Ceiling Systems 

If your center has a drop ceiling, you can help deflect noise with noise reduction tiles available in various shapes and thickness. For an open ceiling, you can hang acoustic tiles to cut down noise. In one 911 center I visited, they actually needed the hanging tiles so they could hear their callers over the noise of rainstorms. 

 Furniture Consoles 

Does the furniture matter? Yes it does. As a Vice President and Owner at Xybix, dispatch furniture consoles are my specialty so I delved into the noise reduction possibilities for you. 

  • Room Design: When laying out the room, make sure people who need to interact frequently are near each other. In a large center, try to separate the dispatchers from the call takers, who tend to make more noise. When you purchase consoles from Xybix, we provide free layout services from a dedicated professional interior designer, who works to understand your workflow and needs.  
  • Panel Dividers: Dispatch console vendors may offer systems for reducing noise. For example, at Xybix, we offer a standard panel system with .55 noise reduction coefficient (NRC) tiles. The NRC is a measurement of the noise that reflects—so our .55 tiles reduce 55% of the noise bouncing back. The panel system has removable “tiles” that connect to the base steel panels about 30” from the floor, and they are proven to reduce noise.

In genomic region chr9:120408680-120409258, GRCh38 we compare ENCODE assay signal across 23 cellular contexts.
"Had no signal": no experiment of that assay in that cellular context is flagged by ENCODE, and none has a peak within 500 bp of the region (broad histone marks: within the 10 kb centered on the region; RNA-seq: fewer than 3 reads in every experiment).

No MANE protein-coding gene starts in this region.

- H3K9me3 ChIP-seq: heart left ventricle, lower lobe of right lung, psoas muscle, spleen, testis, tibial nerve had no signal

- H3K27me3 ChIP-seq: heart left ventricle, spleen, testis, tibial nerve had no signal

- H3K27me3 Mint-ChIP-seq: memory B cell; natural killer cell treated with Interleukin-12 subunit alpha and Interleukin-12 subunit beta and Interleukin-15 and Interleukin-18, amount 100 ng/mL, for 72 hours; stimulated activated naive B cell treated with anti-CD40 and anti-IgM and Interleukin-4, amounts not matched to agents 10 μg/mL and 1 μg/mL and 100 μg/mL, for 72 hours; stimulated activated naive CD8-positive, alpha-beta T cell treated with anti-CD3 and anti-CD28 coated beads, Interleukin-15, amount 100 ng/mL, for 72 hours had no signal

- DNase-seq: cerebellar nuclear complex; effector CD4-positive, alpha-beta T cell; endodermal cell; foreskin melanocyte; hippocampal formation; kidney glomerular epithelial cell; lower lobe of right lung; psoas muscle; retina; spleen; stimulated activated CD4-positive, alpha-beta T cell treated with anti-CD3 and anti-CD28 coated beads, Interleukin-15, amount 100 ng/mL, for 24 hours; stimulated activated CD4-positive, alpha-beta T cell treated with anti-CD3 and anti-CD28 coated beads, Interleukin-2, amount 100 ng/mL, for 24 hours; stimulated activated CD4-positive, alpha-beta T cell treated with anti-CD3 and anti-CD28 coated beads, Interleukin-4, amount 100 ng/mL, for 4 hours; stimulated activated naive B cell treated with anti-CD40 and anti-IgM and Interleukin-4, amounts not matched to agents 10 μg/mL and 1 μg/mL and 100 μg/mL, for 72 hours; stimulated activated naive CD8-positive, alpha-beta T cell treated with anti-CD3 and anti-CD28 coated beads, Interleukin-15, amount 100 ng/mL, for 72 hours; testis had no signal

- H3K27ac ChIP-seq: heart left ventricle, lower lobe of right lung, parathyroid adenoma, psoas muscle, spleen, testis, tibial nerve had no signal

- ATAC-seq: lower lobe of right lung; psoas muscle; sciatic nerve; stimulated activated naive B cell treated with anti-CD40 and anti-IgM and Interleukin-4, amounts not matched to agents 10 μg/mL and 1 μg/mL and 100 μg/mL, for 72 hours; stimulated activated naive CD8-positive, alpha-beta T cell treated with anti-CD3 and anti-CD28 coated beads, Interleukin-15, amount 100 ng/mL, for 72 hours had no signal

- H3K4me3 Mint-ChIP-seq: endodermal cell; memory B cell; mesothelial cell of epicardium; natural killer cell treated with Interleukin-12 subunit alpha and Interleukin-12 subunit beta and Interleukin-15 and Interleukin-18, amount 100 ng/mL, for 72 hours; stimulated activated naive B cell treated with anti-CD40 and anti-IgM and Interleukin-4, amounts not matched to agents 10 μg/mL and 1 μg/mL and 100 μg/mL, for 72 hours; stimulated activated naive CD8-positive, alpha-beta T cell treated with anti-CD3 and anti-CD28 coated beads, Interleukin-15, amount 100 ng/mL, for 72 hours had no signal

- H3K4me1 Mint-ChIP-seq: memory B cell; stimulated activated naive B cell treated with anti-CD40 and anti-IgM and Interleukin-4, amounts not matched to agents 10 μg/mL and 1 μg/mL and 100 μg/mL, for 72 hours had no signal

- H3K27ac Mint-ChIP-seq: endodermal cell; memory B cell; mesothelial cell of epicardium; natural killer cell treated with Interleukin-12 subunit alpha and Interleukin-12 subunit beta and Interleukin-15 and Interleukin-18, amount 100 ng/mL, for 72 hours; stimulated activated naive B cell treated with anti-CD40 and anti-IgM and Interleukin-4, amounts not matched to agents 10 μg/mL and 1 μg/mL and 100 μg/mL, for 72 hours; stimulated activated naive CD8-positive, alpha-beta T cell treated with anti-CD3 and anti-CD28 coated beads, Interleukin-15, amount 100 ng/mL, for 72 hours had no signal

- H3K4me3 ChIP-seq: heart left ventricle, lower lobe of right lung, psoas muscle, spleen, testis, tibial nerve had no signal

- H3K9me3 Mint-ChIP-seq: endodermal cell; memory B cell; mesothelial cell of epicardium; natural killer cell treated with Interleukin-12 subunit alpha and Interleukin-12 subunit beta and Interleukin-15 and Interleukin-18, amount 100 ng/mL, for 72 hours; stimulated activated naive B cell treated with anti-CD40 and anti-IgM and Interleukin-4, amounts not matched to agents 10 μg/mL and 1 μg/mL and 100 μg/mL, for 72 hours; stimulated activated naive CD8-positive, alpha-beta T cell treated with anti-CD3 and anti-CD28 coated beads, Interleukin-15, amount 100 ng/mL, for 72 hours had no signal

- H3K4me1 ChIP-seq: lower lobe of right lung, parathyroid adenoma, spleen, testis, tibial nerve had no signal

• Acoustic Tiles: In addition to panels, carefully placed acoustic tiles can reduce noise. Xybix offers a .75 NRC premium noise reduction option, and we can help you with where to deploy this solution.  
  • Steel vs. Wood: Like everything, the material used for the console has pros and cons. Steel is strong and will last. But its NRC is 0, meaning it reflects—not absorbs—sound. This makes for a noisy environment. As a result, dispatchers hate the noise steel consoles create. All vendors should have their furniture tested to the ASTM 423c standard for sound absorption. Ask for the results of that test to help weed out the good from the bad.  

 Sound Masking Systems 

Sound masking systems work by increasing ambient noise in order to decrease the perception of speech and noise. The systems are expensive and not necessarily effective, so they should only be considered in cases of extreme noise. 


Hard floors have an NRC rating of 0—meaning they provide no noise reduction. Carpeting, on the other hand, bears a .20 to .30 NRC and generally absorbs a decent amount of sound. Obviously, there are pros and cons of each flooring material as hard floors are easier to clean. Note that Xybix can help with flooring needs for your project, including carpet.  

 Make your 911 dispatch center a better place to work by researching and installing noise reduction features. We know that noise can impact performance and stress levels, and we know how to control it. Get started today with the help of our subject matter experts at Xybix.